4. Yes diversity is so very important. With justice Rucker off ... the court is too white. Still too male. No Hispanic justice. No LGBT justice. And there are other checkboxes missing as well. This will not do. I say hold the seat until a physically handicapped Black Lesbian of Hispanic heritage and eastern religious creed with bipolar issues can be located. Perhaps an international search, with a preference for third world candidates, is indicated. A non English speaker would surely increase our diversity quotient!!!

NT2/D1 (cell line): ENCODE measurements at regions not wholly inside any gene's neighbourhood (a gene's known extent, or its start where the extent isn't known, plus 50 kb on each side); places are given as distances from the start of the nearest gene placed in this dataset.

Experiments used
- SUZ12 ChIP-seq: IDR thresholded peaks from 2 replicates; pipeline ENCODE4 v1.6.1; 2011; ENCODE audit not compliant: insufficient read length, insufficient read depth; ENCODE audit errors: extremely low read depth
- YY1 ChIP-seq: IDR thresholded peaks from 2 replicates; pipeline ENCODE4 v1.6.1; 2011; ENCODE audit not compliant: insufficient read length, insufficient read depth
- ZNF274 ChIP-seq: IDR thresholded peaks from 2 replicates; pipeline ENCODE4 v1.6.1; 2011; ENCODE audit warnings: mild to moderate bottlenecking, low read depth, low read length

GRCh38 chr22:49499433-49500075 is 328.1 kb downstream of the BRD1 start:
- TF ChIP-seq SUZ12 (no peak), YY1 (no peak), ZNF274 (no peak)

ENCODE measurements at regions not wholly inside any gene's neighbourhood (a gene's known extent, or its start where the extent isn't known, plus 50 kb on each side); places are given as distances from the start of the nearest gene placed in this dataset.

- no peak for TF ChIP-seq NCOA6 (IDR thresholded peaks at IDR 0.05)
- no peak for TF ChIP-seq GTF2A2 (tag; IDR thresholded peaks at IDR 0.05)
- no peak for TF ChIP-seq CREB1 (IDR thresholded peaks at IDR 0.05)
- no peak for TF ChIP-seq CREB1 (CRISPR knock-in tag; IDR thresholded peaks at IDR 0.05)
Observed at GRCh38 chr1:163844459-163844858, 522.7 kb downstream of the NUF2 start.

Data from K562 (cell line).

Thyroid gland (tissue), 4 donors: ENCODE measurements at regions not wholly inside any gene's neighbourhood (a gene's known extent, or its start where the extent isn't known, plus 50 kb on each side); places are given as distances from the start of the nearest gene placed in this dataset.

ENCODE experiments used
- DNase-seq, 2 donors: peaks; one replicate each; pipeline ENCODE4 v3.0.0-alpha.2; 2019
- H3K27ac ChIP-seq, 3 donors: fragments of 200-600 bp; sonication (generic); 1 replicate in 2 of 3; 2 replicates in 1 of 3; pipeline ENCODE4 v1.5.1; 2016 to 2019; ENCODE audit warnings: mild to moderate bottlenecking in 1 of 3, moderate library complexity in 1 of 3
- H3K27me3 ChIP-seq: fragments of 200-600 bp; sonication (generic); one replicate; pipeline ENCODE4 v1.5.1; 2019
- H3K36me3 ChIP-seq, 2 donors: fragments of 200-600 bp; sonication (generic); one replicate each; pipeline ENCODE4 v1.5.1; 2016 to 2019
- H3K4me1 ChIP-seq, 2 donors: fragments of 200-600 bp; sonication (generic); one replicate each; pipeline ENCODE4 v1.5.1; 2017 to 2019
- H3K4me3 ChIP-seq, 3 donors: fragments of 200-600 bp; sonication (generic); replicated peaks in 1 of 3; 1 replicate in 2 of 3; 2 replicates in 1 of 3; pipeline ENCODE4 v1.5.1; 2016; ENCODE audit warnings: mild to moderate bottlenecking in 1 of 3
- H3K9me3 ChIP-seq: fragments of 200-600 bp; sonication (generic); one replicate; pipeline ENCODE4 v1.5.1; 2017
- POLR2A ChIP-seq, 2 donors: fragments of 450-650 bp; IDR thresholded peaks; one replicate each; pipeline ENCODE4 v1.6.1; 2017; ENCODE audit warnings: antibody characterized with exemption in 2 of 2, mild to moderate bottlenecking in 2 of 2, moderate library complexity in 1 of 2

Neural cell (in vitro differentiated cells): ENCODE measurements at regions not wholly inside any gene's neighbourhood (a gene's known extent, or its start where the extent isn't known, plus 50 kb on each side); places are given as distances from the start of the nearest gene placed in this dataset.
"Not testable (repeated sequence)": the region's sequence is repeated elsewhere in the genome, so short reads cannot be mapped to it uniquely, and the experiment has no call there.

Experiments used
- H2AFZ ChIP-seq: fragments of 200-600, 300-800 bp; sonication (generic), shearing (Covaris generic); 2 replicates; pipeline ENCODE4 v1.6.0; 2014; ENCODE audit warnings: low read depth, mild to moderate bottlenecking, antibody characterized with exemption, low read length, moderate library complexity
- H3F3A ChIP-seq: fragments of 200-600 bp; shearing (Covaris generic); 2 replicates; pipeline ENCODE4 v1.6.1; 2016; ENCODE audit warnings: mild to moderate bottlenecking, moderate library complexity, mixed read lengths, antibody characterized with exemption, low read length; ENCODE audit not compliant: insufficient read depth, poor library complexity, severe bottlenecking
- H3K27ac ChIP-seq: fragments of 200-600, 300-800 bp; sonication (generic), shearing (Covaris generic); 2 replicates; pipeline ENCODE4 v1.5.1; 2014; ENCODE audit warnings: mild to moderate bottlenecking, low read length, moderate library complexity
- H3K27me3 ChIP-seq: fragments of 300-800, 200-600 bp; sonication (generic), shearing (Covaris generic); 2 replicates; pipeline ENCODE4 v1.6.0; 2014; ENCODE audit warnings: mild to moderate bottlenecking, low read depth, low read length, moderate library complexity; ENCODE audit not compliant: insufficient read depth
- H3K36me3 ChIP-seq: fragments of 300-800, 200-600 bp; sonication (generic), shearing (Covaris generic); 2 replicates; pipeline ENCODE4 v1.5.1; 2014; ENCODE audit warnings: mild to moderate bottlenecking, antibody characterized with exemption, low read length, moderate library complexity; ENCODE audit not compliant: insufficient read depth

5. First, I want to thank Justice Rucker for his many years of public service, not just at the appellate court level for over 25 years, but also when he served the people of Lake County as a Deputy Prosecutor, City Attorney for Gary, IN, and in private practice in a smaller, highly diverse community with a history of serious economic challenges, ethnic tensions, and recently publicized but apparently long-standing environmental health risks to some of its poorest residents. Congratulations for having the dedication & courage to practice law in areas many in our state might have considered too dangerous or too poor at different points in time. It was also courageous to step into a prominent and highly visible position of public service & respect in the early 1990's, remaining in a position that left you open to state-wide public scrutiny (without any glitches) for over 25 years. Yes, Hoosiers of all backgrounds can take pride in your many years of public service. But people of color who watched your ascent to the highest levels of state government no doubt felt even more as you transcended some real & perhaps some perceived social, economic, academic and professional barriers. You were living proof that, with hard work, dedication & a spirit of public service, a person who shared their same skin tone or came from the same county they grew up in could achieve great success. At the same time, perhaps unknowingly, you helped fellow members of the judiciary, court staff, litigants and the public better understand that differences that are only skin-deep neither define nor limit a person's character, abilities or prospects in life. You also helped others appreciate that people of different races & backgrounds can live and work together peacefully & productively for the greater good of all. Those are truths that didn't have to be written down in court opinions. Anyone paying attention could see that truth lived out every day you devoted to public service. I believe you have been a "trailblazer" in Indiana's legal community and its judiciary. I also embrace your belief that society's needs can be better served when people in positions of governmental power reflect the many complexions of the population that they serve. Whether through greater understanding across the existing racial spectrum or through the removal of some real and some perceived color-based, hope-crushing barriers to life opportunities & success, movement toward a more reflective representation of the population being governed will lead to greater and uninterrupted respect for laws designed to protect all peoples' rights to life, liberty & the pursuit of happiness. Thanks again for a job well-done & for the inevitable positive impact your service has had - and will continue to have - on countless Hoosiers of all backgrounds & colors.